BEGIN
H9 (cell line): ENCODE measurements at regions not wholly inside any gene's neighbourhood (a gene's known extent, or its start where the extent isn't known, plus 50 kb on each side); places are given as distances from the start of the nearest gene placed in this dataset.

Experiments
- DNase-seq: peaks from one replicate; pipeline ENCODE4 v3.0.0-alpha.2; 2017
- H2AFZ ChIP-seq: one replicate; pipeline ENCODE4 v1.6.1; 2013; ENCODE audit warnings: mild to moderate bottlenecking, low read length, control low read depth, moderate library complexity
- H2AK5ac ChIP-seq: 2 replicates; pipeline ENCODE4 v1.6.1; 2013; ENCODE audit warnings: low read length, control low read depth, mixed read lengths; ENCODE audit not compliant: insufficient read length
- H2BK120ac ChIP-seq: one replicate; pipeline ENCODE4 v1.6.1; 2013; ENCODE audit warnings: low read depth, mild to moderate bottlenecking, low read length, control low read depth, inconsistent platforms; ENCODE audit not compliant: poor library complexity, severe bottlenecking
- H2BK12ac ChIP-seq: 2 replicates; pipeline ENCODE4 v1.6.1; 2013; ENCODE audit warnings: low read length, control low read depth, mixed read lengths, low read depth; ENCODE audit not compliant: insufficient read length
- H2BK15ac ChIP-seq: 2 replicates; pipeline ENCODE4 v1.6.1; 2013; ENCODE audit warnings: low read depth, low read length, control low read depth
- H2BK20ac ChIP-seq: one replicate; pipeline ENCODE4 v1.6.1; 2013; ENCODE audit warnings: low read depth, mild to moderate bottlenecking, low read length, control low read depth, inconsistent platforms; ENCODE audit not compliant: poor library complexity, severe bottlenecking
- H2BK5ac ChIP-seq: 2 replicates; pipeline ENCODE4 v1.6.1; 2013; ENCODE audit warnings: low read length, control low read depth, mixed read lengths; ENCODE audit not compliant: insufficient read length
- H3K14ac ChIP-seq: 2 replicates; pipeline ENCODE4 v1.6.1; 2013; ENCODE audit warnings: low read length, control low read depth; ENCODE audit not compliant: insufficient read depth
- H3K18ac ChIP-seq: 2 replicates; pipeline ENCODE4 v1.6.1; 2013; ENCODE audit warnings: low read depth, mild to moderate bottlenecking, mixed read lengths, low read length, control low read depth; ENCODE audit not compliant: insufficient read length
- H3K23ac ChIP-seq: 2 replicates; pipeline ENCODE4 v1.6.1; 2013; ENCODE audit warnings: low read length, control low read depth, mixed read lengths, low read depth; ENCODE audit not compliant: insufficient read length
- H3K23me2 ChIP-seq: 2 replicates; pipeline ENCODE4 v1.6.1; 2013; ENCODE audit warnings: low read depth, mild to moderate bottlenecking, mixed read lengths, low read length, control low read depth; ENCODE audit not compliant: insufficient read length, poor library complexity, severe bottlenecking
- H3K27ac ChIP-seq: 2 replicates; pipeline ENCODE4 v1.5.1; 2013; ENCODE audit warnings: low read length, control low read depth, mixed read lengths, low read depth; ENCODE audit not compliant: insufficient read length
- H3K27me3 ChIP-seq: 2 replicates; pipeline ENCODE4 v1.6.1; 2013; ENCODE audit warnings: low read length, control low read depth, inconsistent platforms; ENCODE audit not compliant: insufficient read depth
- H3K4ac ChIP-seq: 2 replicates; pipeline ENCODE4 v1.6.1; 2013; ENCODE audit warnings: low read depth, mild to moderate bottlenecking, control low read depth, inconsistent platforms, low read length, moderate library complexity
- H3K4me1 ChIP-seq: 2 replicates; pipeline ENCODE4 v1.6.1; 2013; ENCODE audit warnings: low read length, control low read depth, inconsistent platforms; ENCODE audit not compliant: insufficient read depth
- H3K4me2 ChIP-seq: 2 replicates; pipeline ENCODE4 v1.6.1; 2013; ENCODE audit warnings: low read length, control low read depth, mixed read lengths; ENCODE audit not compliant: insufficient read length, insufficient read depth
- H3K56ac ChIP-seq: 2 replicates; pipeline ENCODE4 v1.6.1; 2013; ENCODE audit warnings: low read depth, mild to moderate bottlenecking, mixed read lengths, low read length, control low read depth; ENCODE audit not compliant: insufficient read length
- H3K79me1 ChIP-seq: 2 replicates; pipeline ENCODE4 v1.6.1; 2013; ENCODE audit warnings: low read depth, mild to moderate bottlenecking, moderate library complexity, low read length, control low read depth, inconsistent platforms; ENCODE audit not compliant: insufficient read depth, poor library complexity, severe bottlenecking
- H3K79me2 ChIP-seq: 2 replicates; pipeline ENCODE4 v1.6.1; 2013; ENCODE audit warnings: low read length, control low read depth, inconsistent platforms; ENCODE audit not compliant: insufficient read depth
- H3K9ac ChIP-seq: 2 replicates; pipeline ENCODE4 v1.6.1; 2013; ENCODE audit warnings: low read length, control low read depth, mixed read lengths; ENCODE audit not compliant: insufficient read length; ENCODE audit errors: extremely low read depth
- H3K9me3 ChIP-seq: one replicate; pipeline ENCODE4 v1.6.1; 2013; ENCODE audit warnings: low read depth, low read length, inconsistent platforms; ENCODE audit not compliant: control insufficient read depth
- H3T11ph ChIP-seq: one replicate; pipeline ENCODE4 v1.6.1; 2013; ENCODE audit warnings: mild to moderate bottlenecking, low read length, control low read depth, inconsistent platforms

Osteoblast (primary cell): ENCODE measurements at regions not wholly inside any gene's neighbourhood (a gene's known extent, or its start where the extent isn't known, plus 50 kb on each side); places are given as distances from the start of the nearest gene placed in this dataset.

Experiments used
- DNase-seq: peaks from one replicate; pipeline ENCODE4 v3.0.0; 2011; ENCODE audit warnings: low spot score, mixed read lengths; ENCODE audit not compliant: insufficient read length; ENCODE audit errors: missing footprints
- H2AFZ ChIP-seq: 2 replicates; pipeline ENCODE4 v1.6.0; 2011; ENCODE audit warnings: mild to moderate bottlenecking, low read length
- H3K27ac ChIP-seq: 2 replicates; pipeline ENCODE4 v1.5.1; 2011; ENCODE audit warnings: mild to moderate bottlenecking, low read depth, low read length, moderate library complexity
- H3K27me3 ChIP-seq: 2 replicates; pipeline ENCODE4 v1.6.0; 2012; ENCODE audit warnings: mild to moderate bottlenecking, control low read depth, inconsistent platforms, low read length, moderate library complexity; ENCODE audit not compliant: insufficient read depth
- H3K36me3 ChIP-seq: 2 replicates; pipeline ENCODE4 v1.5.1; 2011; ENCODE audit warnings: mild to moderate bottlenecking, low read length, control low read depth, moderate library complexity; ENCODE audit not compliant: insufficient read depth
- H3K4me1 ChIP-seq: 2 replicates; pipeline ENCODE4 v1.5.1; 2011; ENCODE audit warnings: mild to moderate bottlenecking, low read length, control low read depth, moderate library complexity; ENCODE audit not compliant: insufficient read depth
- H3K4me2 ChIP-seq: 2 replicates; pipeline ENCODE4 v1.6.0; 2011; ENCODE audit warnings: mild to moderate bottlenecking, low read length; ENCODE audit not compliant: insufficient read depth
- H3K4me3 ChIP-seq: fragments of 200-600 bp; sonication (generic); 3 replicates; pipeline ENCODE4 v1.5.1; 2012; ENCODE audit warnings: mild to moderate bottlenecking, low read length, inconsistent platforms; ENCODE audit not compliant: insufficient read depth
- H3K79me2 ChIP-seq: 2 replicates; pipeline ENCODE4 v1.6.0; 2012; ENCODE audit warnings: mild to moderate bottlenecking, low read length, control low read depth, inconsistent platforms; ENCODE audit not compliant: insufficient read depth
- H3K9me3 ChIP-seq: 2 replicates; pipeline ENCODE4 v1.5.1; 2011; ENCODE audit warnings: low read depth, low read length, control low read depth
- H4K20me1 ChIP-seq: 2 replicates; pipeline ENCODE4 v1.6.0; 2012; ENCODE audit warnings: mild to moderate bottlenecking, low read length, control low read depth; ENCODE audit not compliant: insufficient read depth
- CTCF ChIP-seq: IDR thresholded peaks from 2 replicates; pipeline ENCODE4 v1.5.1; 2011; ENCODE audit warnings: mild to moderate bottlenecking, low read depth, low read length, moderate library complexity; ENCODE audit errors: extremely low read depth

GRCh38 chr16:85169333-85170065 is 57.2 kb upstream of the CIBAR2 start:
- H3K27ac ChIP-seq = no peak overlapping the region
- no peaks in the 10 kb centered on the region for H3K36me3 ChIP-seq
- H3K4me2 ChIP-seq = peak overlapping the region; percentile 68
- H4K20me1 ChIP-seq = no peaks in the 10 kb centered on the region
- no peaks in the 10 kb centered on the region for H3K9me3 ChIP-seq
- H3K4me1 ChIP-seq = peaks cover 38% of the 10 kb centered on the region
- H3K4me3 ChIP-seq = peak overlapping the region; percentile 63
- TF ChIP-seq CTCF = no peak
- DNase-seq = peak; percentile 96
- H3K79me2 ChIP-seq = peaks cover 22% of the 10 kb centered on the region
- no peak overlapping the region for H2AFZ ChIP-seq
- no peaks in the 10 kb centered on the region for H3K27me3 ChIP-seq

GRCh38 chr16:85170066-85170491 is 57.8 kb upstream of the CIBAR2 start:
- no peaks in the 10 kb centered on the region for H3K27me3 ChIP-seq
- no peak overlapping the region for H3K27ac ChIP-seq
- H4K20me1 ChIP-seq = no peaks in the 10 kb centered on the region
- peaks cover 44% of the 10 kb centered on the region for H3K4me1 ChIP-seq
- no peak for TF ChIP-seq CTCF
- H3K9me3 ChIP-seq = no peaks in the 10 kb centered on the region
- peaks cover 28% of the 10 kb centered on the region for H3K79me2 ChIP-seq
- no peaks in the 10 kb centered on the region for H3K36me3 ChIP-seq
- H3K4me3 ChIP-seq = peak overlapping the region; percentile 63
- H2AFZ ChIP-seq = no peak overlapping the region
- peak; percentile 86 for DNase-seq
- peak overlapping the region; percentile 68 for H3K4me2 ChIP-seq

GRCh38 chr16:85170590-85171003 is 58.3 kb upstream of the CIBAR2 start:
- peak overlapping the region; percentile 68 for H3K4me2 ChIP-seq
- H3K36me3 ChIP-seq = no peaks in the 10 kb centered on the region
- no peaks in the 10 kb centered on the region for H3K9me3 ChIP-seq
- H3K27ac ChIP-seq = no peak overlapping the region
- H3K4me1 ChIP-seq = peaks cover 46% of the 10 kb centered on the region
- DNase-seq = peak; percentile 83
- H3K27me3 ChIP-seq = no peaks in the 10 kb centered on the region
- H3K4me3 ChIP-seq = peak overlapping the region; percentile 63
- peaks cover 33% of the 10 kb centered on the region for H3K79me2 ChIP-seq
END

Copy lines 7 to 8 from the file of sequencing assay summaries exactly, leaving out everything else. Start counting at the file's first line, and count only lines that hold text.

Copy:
- H2BK12ac ChIP-seq: 2 replicates; pipeline ENCODE4 v1.6.1; 2013; ENCODE audit warnings: low read length, control low read depth, mixed read lengths, low read depth; ENCODE audit not compliant: insufficient read length
- H2BK15ac ChIP-seq: 2 replicates; pipeline ENCODE4 v1.6.1; 2013; ENCODE audit warnings: low read depth, low read length, control low read depth